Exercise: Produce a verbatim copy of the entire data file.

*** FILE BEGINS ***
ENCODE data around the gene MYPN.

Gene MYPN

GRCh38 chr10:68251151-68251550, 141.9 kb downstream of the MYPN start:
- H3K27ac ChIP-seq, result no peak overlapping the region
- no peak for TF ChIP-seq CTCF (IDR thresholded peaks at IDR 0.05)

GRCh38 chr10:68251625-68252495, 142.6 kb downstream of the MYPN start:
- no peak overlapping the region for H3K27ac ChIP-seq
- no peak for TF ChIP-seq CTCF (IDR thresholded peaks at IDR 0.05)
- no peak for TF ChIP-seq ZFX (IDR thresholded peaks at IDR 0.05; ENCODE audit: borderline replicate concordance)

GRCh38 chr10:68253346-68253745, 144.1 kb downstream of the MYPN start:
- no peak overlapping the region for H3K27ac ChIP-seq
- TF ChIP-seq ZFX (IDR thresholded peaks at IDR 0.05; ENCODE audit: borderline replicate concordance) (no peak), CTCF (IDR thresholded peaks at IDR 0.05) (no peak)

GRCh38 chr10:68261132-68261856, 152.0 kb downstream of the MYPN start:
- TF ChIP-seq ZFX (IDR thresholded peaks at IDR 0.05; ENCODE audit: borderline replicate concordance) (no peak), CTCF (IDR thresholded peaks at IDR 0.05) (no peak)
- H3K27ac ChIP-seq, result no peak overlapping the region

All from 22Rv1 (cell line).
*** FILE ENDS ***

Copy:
ENCODE data around the gene MYPN.

Gene MYPN

GRCh38 chr10:68251151-68251550, 141.9 kb downstream of the MYPN start:
- H3K27ac ChIP-seq, result no peak overlapping the region
- no peak for TF ChIP-seq CTCF (IDR thresholded peaks at IDR 0.05)

GRCh38 chr10:68251625-68252495, 142.6 kb downstream of the MYPN start:
- no peak overlapping the region for H3K27ac ChIP-seq
- no peak for TF ChIP-seq CTCF (IDR thresholded peaks at IDR 0.05)
- no peak for TF ChIP-seq ZFX (IDR thresholded peaks at IDR 0.05; ENCODE audit: borderline replicate concordance)

GRCh38 chr10:68253346-68253745, 144.1 kb downstream of the MYPN start:
- no peak overlapping the region for H3K27ac ChIP-seq
- TF ChIP-seq ZFX (IDR thresholded peaks at IDR 0.05; ENCODE audit: borderline replicate concordance) (no peak), CTCF (IDR thresholded peaks at IDR 0.05) (no peak)

GRCh38 chr10:68261132-68261856, 152.0 kb downstream of the MYPN start:
- TF ChIP-seq ZFX (IDR thresholded peaks at IDR 0.05; ENCODE audit: borderline replicate concordance) (no peak), CTCF (IDR thresholded peaks at IDR 0.05) (no peak)
- H3K27ac ChIP-seq, result no peak overlapping the region

All from 22Rv1 (cell line).